All that jazz: Miles Davis' Kind of Blue gets a deluxe reissue

click to enlarge MILES APART: Miles Davis in the studio for Kind of Blue. - Don Hunstein
Don Hunstein
MILES APART: Miles Davis in the studio for Kind of Blue.

I thought I had reached the point of no return with Kind of Blue. Having listened to the classic 1959 Miles Davis album so many times, having owned it in so many of its reissued iterations, I suspected, feared even, that I might never desire to hear it again.

What was once my go-to platter for midnight mood music had slipped considerably down the list — and for no other reason than burnout. I hardly thought that yet another reissue of Kind of Blue — this time a deluxe 50th Anniversary Edition — would rekindle my passion for it. But somehow it did.

And I didn't even get the full deluxe box, which includes, staggeringly, the original album on CD, along with several studio segments, breakdowns and false starts; a second CD that compiles recordings by the Kind of Blue ensemble from 1958 and a 17-minute, previously unreleased concert version of the lead track "So What," recorded in 1960. The new set also includes a riveting 55-minute documentary DVD on the making and impact of Kind of Blue.

These three elements were what the kind folks at Sony Legacy sent me in the mail. I did not receive the 12-by-12-inch full color, 60-page book or the LP on 180-gram blue vinyl. I just couldn't bring myself to plunk down the $109 retail to own the extras. (The LP should be available by itself next year.)

So some of you might be wondering: What's the big deal about Kind of Blue? Most anyone with any awareness about music has at least heard of it. Probably more non-jazz fans own it than any other jazz album. Sony touts it as the best-selling jazz album of all time, having recently crossed the 4-million threshold. Rolling Stone put it No. 12 on its rock-intensive list of the 500 Greatest Albums of All Time.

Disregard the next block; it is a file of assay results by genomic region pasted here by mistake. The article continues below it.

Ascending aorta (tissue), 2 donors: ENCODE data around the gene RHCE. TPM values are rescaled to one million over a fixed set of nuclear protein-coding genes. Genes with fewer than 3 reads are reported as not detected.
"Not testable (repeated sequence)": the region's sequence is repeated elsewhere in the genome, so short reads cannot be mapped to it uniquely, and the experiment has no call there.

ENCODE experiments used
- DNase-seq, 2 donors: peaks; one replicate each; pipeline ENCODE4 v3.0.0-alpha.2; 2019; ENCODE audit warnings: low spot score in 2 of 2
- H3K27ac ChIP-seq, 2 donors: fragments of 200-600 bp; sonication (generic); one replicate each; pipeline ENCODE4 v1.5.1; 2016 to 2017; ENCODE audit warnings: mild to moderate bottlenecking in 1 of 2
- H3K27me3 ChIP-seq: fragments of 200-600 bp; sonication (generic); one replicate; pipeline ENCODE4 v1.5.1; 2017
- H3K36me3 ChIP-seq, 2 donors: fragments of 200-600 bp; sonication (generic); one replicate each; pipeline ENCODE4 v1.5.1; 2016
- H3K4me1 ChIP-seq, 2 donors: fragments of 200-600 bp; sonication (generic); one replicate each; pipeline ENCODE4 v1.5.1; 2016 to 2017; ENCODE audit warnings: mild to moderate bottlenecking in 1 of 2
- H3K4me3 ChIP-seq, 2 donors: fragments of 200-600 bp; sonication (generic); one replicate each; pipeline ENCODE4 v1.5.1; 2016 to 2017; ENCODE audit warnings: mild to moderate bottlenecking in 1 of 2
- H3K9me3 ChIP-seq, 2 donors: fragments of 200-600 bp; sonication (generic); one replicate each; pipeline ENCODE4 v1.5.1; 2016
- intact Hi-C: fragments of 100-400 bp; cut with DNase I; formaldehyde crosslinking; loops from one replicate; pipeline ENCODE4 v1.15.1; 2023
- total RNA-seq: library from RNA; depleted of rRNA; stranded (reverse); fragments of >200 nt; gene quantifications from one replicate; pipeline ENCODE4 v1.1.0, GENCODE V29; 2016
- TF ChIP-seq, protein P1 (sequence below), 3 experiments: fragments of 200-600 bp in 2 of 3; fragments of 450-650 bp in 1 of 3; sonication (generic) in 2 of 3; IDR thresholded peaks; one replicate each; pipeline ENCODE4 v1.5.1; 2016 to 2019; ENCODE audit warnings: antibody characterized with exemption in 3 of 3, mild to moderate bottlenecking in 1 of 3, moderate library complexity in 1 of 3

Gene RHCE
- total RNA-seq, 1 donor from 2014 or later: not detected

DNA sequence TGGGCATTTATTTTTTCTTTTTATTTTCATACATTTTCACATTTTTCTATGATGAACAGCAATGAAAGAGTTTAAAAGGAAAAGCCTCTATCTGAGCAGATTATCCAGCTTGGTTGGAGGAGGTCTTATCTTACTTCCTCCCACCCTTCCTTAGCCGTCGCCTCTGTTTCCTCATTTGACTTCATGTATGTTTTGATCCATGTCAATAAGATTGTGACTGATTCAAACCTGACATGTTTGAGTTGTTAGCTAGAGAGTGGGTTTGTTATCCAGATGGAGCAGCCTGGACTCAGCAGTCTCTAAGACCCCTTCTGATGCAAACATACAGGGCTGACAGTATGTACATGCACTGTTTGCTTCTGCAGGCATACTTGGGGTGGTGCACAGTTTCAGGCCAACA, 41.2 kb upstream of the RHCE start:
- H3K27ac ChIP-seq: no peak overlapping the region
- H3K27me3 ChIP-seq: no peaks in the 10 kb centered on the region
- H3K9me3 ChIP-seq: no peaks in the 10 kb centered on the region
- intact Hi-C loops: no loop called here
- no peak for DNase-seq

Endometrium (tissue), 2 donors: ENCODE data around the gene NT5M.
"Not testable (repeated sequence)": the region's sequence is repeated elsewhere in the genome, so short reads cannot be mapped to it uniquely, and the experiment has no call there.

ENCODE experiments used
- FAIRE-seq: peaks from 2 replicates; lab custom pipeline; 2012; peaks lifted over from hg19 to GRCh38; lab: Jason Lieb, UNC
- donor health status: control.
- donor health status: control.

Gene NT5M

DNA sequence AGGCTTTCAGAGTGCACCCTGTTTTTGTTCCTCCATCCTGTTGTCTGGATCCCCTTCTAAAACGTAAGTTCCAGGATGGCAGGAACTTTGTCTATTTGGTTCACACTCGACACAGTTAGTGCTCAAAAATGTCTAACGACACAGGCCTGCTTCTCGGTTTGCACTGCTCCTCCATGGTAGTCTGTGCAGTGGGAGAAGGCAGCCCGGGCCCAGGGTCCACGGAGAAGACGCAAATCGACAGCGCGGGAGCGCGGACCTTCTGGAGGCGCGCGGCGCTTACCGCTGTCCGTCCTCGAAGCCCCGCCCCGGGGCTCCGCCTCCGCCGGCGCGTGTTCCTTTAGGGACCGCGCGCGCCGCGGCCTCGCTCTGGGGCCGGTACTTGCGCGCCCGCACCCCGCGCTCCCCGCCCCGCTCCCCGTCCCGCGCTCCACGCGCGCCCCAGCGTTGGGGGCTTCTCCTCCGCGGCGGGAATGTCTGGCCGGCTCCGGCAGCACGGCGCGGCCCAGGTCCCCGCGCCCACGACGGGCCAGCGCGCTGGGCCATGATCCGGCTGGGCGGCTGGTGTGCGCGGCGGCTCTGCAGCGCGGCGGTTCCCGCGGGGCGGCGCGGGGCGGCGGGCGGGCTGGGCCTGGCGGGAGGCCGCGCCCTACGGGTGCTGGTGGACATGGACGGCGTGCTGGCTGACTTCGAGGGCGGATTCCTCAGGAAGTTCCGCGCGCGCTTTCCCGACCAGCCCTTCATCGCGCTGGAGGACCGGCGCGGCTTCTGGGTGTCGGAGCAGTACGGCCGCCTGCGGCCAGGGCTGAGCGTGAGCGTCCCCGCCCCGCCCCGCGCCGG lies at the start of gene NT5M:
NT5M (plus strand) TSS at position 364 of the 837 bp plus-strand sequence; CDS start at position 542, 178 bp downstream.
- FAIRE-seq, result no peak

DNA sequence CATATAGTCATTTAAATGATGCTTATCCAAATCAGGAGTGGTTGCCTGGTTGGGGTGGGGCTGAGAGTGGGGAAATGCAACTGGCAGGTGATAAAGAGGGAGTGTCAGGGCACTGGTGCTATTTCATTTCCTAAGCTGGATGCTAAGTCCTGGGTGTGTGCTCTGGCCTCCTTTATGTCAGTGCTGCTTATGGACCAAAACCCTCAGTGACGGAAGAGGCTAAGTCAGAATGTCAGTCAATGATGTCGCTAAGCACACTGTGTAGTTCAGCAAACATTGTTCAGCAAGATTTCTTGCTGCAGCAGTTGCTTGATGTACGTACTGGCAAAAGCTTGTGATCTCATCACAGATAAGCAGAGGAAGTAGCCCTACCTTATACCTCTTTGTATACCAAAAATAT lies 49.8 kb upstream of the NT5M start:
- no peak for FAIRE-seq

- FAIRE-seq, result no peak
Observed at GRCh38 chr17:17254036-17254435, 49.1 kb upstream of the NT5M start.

Reams of scholarly words have been spilled about the importance and appeal of Kind of Blue, and I won't try to recap them here. Let me try to explain it through personal experience.

In the late 1970s, not long out of college, as a new resident of St. Petersburg with a lot of spare time on my hands and a lousy job, I was in the process of becoming a jazz fan. I had evolved from Spyro Gyra to Weather Report and Pat Metheny, and a friend's temporary loan of her jazz collection (which, incidentally, didn't include Kind of Blue) sealed the deal.

A job at a small local music magazine followed and my jazz fandom continued to grow, aided by the promo copies of LPs sent to me by record labels (including plenty by Miles Davis). One day in the very early 1980s, I was chatting about jazz with my co-worker, and he asked if I'd heard Kind of Blue. I said I hadn't, to which he responded with something like, "What the fuck is wrong with you?"

By that night, I had procured a copy, and it was love at first listen. The music was slower and more sensual than the bebop and post-bop I had been consuming. Kind of Blue evoked a late-night back alley — but in a nice neighborhood.